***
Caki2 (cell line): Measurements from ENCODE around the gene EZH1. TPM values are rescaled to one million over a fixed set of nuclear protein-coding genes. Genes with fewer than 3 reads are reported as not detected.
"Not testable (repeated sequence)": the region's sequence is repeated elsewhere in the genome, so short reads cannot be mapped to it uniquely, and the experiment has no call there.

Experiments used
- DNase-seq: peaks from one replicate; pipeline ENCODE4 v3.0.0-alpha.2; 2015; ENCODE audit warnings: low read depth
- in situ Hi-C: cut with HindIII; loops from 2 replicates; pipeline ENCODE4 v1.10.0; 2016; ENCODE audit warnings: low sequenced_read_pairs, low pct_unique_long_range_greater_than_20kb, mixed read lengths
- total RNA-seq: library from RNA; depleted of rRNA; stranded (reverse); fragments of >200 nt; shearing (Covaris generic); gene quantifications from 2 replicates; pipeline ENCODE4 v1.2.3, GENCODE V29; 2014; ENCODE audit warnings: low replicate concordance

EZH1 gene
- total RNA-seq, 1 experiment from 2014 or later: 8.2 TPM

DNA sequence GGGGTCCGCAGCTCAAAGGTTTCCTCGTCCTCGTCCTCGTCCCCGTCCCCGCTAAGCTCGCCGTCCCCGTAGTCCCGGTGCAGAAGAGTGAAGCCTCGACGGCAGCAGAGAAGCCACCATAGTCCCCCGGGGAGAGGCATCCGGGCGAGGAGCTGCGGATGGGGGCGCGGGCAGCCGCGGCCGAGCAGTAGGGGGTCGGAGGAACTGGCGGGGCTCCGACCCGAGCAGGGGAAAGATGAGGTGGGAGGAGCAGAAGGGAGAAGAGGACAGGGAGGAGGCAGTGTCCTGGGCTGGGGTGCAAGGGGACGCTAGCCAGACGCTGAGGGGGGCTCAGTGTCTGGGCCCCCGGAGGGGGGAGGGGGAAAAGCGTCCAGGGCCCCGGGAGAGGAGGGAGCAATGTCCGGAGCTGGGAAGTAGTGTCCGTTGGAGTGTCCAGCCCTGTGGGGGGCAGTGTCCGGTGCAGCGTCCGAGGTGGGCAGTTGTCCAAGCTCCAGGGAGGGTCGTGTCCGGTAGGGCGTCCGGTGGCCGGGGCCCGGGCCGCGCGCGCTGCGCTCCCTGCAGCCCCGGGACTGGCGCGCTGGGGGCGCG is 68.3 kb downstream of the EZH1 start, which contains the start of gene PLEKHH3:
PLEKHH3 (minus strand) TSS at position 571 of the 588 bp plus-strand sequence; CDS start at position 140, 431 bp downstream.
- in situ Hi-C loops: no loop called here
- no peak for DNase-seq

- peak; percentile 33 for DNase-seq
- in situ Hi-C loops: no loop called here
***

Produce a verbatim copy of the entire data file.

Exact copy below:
Caki2 (cell line): Measurements from ENCODE around the gene EZH1. TPM values are rescaled to one million over a fixed set of nuclear protein-coding genes. Genes with fewer than 3 reads are reported as not detected.
"Not testable (repeated sequence)": the region's sequence is repeated elsewhere in the genome, so short reads cannot be mapped to it uniquely, and the experiment has no call there.

Experiments used
- DNase-seq: peaks from one replicate; pipeline ENCODE4 v3.0.0-alpha.2; 2015; ENCODE audit warnings: low read depth
- in situ Hi-C: cut with HindIII; loops from 2 replicates; pipeline ENCODE4 v1.10.0; 2016; ENCODE audit warnings: low sequenced_read_pairs, low pct_unique_long_range_greater_than_20kb, mixed read lengths
- total RNA-seq: library from RNA; depleted of rRNA; stranded (reverse); fragments of >200 nt; shearing (Covaris generic); gene quantifications from 2 replicates; pipeline ENCODE4 v1.2.3, GENCODE V29; 2014; ENCODE audit warnings: low replicate concordance

EZH1 gene
- total RNA-seq, 1 experiment from 2014 or later: 8.2 TPM

DNA sequence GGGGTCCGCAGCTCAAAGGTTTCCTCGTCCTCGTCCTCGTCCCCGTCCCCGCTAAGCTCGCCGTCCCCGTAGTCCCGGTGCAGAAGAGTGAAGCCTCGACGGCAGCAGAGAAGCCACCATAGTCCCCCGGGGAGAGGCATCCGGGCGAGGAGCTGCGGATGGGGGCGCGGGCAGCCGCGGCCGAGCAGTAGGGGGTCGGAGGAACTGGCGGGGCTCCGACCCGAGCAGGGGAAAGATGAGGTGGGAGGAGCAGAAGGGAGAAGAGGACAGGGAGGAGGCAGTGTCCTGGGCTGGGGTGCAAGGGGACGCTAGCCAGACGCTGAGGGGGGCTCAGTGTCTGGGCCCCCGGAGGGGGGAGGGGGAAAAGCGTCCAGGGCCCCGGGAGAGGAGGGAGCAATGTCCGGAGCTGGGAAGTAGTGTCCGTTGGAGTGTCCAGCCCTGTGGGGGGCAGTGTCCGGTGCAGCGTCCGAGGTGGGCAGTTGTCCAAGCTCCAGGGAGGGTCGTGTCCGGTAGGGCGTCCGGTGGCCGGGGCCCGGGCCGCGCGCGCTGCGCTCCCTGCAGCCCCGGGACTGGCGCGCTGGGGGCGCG is 68.3 kb downstream of the EZH1 start, which contains the start of gene PLEKHH3:
PLEKHH3 (minus strand) TSS at position 571 of the 588 bp plus-strand sequence; CDS start at position 140, 431 bp downstream.
- in situ Hi-C loops: no loop called here
- no peak for DNase-seq

- peak; percentile 33 for DNase-seq
- in situ Hi-C loops: no loop called here